The HSE Chief Clinical Officer (CCO) is to contact medical and nursing schools and postgraduate bodies in relation to training on health inequalities for doctors and other healthcare workers (HCWs), the Medical Independent (MI) can report. The issue was discussed at a meeting of the HSE safety and quality committee in March. A HSE spokesperson told MI this matter was also raised at the most recent committee meeting on 14 June, minutes of which have yet to be published. The spokesperson said the committee was “very supportive” of work in the area of social inclusion.
“It suggested that all healthcare workers, but particularly doctors and nurses, should be provided with education and training related to the effect of health inequities particularly on vulnerable or disadvantaged populations and the important role of social inclusion in terms of health outcomes,” the spokesperson said.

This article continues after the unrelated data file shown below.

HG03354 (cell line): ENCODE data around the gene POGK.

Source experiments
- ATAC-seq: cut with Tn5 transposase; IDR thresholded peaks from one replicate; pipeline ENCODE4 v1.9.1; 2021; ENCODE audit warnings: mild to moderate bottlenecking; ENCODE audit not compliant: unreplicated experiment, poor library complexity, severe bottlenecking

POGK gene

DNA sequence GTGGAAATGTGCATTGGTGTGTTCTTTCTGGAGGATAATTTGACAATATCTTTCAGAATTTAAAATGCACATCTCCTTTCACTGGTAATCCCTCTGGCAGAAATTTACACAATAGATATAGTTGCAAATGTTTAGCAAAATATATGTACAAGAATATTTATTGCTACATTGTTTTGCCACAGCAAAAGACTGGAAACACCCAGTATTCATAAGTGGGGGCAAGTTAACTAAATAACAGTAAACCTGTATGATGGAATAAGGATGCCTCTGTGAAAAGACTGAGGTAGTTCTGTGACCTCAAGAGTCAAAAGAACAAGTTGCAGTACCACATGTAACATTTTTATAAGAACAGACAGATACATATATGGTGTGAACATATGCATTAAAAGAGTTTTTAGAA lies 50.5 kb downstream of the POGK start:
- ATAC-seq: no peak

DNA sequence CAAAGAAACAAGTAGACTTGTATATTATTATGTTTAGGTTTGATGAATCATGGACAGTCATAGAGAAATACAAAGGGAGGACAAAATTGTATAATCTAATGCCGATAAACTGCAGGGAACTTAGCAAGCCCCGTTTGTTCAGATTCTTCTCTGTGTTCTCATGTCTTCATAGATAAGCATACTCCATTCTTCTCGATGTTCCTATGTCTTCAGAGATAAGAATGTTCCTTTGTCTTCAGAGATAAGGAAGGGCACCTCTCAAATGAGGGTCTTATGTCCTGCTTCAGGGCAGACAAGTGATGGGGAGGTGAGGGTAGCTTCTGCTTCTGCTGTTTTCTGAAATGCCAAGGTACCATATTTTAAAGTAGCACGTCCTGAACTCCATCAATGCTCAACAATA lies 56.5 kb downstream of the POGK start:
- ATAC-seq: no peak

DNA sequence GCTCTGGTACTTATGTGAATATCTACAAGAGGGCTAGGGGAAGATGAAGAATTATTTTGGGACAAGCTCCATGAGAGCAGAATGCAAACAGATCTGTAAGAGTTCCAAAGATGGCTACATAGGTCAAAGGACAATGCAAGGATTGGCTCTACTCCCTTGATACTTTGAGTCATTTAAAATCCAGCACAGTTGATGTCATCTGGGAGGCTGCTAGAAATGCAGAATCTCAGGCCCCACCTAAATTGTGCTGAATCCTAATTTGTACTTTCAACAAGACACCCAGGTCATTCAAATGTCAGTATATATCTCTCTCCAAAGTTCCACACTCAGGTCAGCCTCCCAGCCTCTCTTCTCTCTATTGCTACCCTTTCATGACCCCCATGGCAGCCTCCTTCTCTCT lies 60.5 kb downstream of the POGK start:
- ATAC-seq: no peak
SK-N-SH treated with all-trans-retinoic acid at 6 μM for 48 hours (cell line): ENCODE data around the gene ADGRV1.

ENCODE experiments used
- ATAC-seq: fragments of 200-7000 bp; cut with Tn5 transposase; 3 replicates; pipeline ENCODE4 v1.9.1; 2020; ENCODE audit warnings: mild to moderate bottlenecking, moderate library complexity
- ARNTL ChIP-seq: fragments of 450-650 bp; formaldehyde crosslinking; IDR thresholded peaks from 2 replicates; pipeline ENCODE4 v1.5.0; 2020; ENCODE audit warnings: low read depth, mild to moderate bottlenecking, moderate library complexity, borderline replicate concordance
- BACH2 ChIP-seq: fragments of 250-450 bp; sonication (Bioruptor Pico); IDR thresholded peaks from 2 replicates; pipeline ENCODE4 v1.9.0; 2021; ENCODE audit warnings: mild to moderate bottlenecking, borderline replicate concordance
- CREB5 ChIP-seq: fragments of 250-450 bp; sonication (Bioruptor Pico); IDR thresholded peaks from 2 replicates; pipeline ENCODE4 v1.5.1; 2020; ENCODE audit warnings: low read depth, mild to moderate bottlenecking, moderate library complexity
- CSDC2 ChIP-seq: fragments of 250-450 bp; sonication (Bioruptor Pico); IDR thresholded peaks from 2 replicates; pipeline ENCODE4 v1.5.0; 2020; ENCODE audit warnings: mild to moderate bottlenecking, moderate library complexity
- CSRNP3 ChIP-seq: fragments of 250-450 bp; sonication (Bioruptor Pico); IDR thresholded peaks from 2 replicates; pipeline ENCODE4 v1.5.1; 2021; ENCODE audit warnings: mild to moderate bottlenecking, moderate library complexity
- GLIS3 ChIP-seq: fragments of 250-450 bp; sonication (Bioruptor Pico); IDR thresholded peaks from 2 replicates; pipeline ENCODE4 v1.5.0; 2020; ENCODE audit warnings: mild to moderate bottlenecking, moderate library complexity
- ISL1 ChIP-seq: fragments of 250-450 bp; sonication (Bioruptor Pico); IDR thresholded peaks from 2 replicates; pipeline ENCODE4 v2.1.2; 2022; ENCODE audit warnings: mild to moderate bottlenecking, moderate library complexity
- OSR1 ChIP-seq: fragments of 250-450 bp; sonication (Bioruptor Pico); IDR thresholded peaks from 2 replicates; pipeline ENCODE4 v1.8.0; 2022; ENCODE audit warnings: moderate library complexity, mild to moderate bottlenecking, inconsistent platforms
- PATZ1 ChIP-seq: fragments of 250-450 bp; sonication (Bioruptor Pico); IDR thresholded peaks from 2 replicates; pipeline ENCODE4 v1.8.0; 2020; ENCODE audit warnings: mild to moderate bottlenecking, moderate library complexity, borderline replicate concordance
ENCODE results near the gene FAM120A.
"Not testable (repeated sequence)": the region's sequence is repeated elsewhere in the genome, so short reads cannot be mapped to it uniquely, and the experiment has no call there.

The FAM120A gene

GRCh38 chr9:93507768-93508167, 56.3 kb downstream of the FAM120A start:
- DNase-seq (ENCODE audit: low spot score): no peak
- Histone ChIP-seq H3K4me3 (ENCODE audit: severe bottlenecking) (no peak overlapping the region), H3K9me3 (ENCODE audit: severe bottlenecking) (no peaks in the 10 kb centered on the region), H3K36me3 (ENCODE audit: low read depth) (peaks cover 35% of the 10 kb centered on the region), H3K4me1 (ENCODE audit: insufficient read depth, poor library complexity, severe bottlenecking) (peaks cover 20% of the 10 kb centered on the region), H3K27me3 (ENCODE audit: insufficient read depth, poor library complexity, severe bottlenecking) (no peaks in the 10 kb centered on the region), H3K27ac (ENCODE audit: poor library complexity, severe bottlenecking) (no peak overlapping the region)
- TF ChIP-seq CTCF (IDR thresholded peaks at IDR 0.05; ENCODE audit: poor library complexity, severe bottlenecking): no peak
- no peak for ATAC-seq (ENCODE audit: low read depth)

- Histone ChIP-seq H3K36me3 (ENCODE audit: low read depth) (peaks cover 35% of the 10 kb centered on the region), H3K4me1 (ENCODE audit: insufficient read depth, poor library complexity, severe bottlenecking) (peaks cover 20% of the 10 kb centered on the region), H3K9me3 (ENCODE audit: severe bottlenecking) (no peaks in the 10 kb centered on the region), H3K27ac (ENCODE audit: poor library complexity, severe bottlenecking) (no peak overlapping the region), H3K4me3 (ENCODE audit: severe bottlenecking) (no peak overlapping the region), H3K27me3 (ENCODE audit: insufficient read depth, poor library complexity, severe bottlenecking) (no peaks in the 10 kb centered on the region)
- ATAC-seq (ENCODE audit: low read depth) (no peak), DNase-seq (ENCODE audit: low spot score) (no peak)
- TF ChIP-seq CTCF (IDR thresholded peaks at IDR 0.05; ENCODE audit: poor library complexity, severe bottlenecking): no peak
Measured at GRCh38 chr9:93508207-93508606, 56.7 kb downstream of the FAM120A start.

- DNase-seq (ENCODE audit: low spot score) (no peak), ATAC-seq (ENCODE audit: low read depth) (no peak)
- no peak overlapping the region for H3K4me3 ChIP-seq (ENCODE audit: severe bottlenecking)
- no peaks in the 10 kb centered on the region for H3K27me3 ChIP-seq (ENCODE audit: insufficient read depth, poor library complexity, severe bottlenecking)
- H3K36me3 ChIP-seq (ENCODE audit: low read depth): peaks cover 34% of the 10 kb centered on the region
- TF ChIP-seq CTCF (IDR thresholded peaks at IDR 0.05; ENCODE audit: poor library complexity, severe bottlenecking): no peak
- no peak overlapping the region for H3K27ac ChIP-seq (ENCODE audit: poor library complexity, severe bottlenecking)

“Reference was made in particular to emergency health practitioners due to the nature of that service which sees health issues arising from social deprivation, and the experience of the emergency departments in some hospitals in particular of working with community agencies to provide outreach services.”
The committee has asked the HSE CCO Dr Colm Henry to follow up on its recommendation by bringing it to the attention of the Deans of the medical and nursing schools and other training bodies and to report back to the committee with an update.
At the meeting in March, it was noted the Covid-19 pandemic had “significantly affected” marginalised groups, such as Travellers, Roma, people living in direct provision centres, and the homeless population. The pandemic had particularly impacted these groups “as they are frequently excluded from mainstream society and need bespoke efforts to be reached”, according to meeting minutes.
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